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Could Some Road Materials Hurt Iowa Workers and Residents?

In an environmentally-conscious age, effective ways to reuse materials and preserve resources are encouraged and embraced by lawmakers, industries, and citizens. However, some recycling and preservation methods may reduce waste and protect some elements of the environment, only to create or contribute to other problems. In some instances, the health and safety of Iowa employees and residents could be compromised.

In a recent example, numerous toxicology experts and Muscatine County residents are concerned about the potential dangers resulting from the common practice of using slag to augment rural gravel roads. According to the Des Moines Register, slag is a waste byproduct of steel manufacturing, and state officials claim the material is cost-effective, environmentally conscious and safe to use as a road cover.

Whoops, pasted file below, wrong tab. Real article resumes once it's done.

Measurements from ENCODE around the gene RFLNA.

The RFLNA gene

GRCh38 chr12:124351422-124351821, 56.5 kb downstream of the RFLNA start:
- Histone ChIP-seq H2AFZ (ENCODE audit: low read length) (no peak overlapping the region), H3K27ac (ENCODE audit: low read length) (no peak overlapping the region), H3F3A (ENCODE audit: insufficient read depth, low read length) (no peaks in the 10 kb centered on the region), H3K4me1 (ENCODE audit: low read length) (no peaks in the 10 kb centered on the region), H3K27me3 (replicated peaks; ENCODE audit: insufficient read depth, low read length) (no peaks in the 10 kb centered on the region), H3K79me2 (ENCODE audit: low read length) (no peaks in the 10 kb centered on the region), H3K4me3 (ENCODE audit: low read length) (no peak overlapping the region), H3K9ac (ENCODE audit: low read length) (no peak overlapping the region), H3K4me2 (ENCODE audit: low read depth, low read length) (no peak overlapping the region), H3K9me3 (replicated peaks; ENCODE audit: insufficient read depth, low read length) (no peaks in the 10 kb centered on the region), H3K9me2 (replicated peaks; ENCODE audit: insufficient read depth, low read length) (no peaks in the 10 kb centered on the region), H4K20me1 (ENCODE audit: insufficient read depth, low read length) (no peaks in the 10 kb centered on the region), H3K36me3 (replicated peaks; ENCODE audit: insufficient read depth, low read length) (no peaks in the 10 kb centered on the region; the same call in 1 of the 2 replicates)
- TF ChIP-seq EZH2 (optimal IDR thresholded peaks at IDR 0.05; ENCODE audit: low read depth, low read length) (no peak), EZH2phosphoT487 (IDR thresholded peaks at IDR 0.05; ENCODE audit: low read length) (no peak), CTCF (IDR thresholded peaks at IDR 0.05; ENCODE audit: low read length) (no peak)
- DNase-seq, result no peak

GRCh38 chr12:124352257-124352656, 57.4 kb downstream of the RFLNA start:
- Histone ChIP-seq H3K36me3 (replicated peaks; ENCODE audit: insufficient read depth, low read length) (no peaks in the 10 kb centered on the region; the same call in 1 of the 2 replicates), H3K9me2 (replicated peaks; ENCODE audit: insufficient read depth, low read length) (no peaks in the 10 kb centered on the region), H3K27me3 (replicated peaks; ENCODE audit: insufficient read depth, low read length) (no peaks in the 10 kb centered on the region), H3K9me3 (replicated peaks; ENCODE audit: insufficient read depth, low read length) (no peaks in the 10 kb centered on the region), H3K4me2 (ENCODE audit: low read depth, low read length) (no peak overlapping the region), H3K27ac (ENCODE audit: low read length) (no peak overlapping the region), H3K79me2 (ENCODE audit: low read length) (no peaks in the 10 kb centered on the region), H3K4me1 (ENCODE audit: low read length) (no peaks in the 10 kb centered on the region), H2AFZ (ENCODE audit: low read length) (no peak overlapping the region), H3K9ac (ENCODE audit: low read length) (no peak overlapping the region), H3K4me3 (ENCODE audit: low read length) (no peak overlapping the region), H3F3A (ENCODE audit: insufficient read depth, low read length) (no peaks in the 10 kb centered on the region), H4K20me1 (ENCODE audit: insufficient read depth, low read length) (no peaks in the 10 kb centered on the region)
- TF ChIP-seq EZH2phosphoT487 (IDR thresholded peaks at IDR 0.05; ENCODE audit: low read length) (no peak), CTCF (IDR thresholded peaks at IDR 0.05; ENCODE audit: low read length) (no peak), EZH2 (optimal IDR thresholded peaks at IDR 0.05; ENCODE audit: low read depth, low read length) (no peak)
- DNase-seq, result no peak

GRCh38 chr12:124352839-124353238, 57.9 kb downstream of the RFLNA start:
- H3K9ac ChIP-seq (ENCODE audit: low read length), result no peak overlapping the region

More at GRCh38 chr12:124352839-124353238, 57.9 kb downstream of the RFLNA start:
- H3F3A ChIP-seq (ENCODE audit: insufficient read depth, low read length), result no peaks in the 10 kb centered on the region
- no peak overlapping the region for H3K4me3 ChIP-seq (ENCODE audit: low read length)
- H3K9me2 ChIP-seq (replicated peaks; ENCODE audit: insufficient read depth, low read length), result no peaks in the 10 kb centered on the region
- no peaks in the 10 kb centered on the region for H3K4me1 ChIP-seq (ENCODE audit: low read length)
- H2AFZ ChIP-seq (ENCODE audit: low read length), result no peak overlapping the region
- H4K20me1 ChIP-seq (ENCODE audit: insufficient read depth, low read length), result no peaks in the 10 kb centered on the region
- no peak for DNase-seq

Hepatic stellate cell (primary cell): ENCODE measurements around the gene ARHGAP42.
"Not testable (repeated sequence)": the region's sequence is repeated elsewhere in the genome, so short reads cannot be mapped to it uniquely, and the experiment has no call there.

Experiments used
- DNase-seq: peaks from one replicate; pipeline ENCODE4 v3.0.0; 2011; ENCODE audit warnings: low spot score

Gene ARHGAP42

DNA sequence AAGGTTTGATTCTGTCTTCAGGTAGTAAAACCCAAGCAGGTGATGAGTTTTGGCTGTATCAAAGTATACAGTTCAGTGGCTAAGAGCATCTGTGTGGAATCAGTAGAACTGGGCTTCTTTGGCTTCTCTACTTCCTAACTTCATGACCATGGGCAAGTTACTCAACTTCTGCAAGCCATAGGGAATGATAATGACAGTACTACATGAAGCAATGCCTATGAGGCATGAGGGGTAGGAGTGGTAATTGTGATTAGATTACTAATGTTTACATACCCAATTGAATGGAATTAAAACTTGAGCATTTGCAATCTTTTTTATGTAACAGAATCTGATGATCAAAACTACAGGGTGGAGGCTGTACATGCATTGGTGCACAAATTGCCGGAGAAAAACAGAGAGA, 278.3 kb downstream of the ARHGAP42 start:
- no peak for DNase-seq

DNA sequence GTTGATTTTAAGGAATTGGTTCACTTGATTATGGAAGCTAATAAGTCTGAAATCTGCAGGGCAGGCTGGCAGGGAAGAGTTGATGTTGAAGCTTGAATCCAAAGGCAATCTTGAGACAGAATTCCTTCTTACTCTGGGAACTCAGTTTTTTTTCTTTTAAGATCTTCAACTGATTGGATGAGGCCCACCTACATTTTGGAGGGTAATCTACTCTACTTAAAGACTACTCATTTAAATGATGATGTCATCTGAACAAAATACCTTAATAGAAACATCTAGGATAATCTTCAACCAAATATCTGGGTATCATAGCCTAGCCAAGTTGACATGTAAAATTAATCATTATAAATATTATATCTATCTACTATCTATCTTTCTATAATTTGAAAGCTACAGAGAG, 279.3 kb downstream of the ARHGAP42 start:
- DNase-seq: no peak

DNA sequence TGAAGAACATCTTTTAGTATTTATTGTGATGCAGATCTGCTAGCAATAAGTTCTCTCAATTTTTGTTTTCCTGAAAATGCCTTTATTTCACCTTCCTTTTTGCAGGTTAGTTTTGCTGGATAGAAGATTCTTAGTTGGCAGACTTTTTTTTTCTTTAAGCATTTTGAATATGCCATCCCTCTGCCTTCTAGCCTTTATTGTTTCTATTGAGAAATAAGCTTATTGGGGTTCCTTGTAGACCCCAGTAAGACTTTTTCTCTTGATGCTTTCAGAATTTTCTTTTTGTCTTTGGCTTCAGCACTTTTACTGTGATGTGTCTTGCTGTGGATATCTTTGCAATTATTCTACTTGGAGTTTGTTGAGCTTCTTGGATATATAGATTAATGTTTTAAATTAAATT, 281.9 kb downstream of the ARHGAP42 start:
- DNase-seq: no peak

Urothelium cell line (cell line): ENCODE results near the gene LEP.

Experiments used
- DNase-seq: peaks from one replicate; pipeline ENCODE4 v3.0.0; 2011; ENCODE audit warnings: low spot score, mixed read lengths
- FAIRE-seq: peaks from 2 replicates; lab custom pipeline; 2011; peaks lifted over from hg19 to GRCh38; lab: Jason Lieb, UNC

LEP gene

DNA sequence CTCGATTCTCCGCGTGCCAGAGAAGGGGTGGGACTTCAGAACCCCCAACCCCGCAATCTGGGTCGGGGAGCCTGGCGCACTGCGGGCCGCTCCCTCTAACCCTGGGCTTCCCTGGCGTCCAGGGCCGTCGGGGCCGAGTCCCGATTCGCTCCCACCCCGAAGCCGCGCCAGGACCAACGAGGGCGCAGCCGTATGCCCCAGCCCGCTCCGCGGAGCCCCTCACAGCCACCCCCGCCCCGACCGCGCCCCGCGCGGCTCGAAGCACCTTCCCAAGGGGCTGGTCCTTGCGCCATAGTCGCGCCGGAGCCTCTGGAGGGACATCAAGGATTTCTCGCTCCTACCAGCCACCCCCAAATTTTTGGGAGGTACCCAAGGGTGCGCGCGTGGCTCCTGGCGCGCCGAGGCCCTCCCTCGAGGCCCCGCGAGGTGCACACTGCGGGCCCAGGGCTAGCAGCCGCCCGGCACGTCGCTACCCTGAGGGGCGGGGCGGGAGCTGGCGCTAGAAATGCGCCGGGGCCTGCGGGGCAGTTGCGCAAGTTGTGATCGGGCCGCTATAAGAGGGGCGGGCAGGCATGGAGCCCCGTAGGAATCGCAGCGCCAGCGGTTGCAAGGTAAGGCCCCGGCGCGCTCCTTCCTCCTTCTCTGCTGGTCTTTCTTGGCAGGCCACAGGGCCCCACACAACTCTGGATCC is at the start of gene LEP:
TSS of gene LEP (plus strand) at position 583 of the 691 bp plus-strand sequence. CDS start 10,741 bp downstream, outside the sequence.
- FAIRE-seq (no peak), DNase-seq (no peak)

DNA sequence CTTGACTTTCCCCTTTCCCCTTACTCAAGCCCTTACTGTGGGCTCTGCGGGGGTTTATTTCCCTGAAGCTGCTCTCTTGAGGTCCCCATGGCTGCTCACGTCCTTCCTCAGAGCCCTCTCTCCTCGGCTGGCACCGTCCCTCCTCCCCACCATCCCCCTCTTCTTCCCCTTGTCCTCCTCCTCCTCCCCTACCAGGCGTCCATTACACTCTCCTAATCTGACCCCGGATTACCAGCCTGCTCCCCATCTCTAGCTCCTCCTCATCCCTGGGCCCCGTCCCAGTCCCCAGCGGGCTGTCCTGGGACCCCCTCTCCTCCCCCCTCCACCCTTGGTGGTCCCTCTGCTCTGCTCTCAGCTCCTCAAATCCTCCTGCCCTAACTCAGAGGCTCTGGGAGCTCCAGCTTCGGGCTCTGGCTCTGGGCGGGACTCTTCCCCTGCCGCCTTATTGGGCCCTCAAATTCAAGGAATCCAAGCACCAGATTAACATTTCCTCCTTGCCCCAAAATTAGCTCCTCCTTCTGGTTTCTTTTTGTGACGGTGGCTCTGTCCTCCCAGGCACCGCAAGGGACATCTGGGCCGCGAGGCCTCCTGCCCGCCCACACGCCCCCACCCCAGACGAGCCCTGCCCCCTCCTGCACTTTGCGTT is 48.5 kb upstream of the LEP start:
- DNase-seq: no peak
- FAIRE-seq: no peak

Others disagree, however. Slag consists of tiny pieces of scrap metal, which, according to toxicology reports, leach manganese and other metal dusts that can be harmful to children and people who are exposed to the material for long periods, such as steel and construction workers. Additionally, the sharp pieces of metal have been attributed to flat tires and broken windows for those driving down slag-augmented roads, which can lead to accidents when an unexpected mishap occurs.

It remains to be seen whether officials will listen to the complaints and concerns and take steps to reduce potential hazards associated with reused slag materials. Workers and residents who feel as if they are being adversely affected by this material may want to consider their legal options, which can include workers’ compensation and personal injury litigation.

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